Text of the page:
Before I begin, I'd like start the last hearing of this subcommittee of the 112th Congress by recognizing five hard-working members of this subcommittee who are departing Congress, Cliff Stearns, Mary Bono Mack, Brian Bilbray, Charlie Bass, and Ed Towns. We appreciate your service and wish you well in the
next chapter of your life.
We will also miss Phil Gingrey's presence in our subcommittee's hearings, but he won't be going far. Phil, we wish you well in your new role as vice-chair of our Environment and the Economy Subcommittee.
Meanwhile, we will have some new members joining our committee, including Billy Long, a member of the Missouri Professional Auctioneer's Hall of Fame. Commissioners--as you write the rules for these auctions, I am volunteering Billy to be your auctioneer.
We are here today to check on the progress at the FCC at following the law and implementing the incentive auction legislation Congress passed last year. Not only does this new law hold the potential to unleash new technology and create hundreds of thousands of American jobs, it also is the source to fund the build out of the interoperable public safety network for our police and firefighters.
While I'm not about to micro-manage how the FCC operates the auction, I do expect the FCC will follow the law, including maximizing the proceeds from the auction.
Not only does our leadership of the wireless world hinge on the agency's efforts, so too does the fate of the public safety broadband network. The U.S. has long led the world in spectrum auctions with an auction model based on the elegant
simplicity of one core concept: markets, not the whims of regulators, are best suited to ensure that spectrum is put to productive and innovative use.
Hopefully, we've learned that overly prescriptive auction rules can lead to less than successful auction results. The FCC so encumbered the D block auction of the lower 700 MHz band that a 10 MHz license for the use of prime broadband spectrum failed to garner more than a few token bids, and those were well below the true value of the spectrum. The FCC must avoid overly prescriptive auction rules and instead rely on market mechanisms that have a proven track record of success.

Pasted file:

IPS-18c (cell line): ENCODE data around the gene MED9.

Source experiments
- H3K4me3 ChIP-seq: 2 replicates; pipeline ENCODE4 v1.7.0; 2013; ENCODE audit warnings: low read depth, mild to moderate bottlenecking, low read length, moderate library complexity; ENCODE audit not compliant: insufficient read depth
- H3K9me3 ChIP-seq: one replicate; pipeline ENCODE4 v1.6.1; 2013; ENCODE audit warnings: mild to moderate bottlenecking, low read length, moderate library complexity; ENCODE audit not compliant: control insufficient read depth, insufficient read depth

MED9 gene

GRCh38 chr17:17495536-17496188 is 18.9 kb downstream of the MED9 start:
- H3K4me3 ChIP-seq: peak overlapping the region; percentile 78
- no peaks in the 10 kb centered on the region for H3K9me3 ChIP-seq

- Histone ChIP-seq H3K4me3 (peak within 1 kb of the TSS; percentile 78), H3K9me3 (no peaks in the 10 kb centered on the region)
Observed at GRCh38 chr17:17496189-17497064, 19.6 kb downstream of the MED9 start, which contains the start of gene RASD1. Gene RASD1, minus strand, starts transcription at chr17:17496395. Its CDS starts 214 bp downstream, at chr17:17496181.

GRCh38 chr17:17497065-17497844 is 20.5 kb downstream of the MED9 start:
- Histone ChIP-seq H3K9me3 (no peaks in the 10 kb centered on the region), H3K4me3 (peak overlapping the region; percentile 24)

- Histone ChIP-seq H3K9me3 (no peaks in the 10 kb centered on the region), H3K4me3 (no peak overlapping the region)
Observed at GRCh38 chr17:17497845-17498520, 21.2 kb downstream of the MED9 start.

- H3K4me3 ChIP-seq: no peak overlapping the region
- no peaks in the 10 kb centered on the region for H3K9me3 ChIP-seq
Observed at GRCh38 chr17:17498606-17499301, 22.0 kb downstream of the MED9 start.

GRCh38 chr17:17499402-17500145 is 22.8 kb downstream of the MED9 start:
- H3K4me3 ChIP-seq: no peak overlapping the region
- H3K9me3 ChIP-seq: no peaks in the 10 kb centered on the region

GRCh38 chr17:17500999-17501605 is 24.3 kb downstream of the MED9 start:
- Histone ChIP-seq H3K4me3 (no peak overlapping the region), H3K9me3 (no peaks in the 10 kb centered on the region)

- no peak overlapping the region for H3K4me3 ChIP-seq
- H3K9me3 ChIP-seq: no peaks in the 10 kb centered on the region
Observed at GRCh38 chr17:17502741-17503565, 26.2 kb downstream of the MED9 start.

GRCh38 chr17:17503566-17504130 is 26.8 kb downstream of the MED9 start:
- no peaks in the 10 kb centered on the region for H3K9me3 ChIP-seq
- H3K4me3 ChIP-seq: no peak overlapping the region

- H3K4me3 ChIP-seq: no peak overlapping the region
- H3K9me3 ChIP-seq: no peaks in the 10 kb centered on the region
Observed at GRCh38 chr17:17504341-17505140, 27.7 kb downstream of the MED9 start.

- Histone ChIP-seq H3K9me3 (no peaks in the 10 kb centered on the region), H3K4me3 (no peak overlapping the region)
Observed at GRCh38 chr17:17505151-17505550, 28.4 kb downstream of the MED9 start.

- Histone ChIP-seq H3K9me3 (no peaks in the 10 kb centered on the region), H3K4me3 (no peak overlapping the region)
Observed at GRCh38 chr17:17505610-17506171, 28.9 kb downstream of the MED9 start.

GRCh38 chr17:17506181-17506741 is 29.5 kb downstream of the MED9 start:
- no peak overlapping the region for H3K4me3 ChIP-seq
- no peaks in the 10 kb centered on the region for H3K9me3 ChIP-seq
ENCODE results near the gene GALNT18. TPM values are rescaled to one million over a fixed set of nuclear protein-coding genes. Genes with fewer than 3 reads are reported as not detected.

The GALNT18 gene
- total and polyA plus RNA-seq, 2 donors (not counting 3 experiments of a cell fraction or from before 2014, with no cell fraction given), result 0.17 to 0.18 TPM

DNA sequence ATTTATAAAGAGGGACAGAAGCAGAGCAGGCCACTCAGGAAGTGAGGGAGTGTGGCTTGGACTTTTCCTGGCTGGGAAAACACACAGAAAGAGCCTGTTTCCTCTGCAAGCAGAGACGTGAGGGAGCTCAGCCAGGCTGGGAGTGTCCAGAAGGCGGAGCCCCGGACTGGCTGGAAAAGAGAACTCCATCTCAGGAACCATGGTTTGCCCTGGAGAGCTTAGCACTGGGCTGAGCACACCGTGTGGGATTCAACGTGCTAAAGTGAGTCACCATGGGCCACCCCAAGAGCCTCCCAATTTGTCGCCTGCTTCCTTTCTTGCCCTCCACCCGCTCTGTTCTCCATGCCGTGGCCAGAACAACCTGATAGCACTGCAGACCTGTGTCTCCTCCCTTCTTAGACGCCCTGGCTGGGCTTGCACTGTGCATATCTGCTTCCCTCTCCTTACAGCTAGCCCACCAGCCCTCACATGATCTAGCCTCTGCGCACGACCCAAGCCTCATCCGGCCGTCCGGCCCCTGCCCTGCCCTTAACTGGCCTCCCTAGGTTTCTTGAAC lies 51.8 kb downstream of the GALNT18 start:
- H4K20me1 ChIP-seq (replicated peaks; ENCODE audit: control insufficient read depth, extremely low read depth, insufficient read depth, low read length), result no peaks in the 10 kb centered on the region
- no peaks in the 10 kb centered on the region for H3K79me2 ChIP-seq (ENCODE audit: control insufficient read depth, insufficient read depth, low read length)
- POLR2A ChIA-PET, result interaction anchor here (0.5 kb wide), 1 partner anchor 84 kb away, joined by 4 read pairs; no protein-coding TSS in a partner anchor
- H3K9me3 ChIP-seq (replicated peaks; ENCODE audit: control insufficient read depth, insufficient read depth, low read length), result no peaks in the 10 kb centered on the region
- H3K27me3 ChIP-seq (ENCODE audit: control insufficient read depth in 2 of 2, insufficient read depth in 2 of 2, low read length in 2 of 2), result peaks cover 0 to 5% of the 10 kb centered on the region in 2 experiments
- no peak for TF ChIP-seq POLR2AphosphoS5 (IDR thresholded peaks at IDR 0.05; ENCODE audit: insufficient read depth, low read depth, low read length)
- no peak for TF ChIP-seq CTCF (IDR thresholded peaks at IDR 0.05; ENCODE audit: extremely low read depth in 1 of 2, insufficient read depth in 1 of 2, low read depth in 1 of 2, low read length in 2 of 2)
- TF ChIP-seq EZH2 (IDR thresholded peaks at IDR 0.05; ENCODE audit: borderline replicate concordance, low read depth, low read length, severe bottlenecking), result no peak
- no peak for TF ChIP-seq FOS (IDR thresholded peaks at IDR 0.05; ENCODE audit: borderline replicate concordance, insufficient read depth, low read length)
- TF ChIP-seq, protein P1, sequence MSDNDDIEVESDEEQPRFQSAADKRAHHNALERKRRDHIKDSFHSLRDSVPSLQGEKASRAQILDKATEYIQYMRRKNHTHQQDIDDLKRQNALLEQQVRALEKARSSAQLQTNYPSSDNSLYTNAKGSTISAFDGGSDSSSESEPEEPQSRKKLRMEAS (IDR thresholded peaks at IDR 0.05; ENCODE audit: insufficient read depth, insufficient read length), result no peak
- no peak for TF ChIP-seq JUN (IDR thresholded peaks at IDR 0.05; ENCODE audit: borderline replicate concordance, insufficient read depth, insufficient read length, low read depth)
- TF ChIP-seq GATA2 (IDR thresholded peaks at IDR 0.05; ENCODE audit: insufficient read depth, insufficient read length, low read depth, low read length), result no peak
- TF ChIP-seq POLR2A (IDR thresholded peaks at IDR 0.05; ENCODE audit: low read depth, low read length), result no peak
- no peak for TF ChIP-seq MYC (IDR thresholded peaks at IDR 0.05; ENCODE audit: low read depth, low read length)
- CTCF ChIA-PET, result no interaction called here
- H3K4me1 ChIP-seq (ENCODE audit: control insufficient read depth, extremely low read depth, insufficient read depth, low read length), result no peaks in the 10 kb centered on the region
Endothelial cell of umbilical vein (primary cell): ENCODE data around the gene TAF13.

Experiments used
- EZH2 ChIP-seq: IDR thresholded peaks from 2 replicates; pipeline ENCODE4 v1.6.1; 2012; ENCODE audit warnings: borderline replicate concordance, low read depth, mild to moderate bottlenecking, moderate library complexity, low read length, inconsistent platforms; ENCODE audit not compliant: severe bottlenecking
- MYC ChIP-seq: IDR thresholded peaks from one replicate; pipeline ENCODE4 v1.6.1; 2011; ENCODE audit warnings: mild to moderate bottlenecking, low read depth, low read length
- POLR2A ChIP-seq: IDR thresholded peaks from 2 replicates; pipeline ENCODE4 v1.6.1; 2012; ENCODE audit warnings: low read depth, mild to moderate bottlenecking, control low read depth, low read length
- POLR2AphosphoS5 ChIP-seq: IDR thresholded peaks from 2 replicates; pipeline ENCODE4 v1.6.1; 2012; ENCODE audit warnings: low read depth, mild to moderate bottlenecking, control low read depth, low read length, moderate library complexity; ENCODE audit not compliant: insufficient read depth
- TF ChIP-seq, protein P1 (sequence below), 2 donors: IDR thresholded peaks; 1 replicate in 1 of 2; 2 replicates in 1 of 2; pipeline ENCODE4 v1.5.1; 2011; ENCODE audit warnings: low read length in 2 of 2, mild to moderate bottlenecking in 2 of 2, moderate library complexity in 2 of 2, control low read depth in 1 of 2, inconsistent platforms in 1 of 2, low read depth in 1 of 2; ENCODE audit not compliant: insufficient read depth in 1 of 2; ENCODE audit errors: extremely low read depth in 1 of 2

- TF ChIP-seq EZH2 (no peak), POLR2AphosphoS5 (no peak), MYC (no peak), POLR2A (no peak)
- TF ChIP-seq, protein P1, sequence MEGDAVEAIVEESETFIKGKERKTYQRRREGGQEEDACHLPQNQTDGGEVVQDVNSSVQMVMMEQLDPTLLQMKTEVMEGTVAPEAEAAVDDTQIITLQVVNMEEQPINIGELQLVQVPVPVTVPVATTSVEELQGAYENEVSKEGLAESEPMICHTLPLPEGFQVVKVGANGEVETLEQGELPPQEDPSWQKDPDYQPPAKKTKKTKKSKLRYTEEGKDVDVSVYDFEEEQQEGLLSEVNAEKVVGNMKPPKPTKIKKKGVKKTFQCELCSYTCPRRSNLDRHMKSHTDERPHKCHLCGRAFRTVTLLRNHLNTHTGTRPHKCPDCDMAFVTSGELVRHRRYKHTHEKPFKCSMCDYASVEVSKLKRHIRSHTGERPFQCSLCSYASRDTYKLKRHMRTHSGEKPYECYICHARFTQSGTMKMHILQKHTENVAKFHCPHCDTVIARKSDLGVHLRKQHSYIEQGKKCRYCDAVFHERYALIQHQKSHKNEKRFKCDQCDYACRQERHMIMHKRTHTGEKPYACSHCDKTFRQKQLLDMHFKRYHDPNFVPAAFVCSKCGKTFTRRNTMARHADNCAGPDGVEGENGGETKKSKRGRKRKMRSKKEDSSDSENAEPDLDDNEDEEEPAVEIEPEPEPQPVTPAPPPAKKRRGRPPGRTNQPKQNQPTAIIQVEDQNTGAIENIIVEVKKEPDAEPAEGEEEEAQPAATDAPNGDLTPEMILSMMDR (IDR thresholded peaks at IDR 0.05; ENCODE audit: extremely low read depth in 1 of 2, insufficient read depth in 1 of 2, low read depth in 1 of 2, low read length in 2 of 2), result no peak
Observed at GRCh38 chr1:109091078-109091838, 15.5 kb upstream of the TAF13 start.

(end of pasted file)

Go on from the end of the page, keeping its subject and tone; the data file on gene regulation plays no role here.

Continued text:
Remember, the revenue generated, which was used in part to help pay for the middle class tax cut and extension of unemployment benefits, will also be used to help pay for the interoperable public safety broadband network under FirstNet, to fund next generation 9-1-1 service and to invest in public safety
research and development. A broadcast incentive auction that fails to raise the revenue needed for these projects, or that unnecessarily gives away billions in cleared spectrum, is a failure.
In particular, I would like a commitment that the commissioners will honor the language of the Act that requires guard bands to be "no larger than is technically reasonable to prevent harmful interference between licensed services outside the guard bands."
As we discussed in last month's receiver performance hearing, guard bands, although sometimes necessary to prevent interference between neighboring services, are sub-optimal use of spectrum. Their size should be minimized. Yet the Commission's NPRM contemplates two guard bands of at least six megahertz and contemplates expanding them to as much as 10 Mhz. I want to see the engineering analysis that justifies such fat guard bands. Is six megahertz the minimum size needed? Could the Commission use channel 37 as a guard band between mobile broadband and broadcasting to reduce the
need for additional dedicated guard bands? Could the FCC reduce the need for guard bands by improving receiver performance? These are just a few of the unanswered--and unasked--questions from the Commission's NPRM.
Finally, let me make it clear, I support the use of unlicensed spectrum to foster innovation and provide much needed offload for congested mobile broadband networks. That's why our bill expands the amount of unlicensed spectrum by identifying an additional 195 MHz in the 5 GHz band, frequencies ideal for this
kind of use. It also codifies the use of white spaces. What I cannot support is the unnecessary expansion of unlicensed spectrum in other bands needed for licensed services, especially at the expense of funding for public safety.
Let me be clear: every megahertz of broadcast television spectrum the FCC doesn't auction means less revenue to fund prerogatives already determined by this committee and this Congress, including FirstNet, next-generation 9-1-1, and wireless research and development.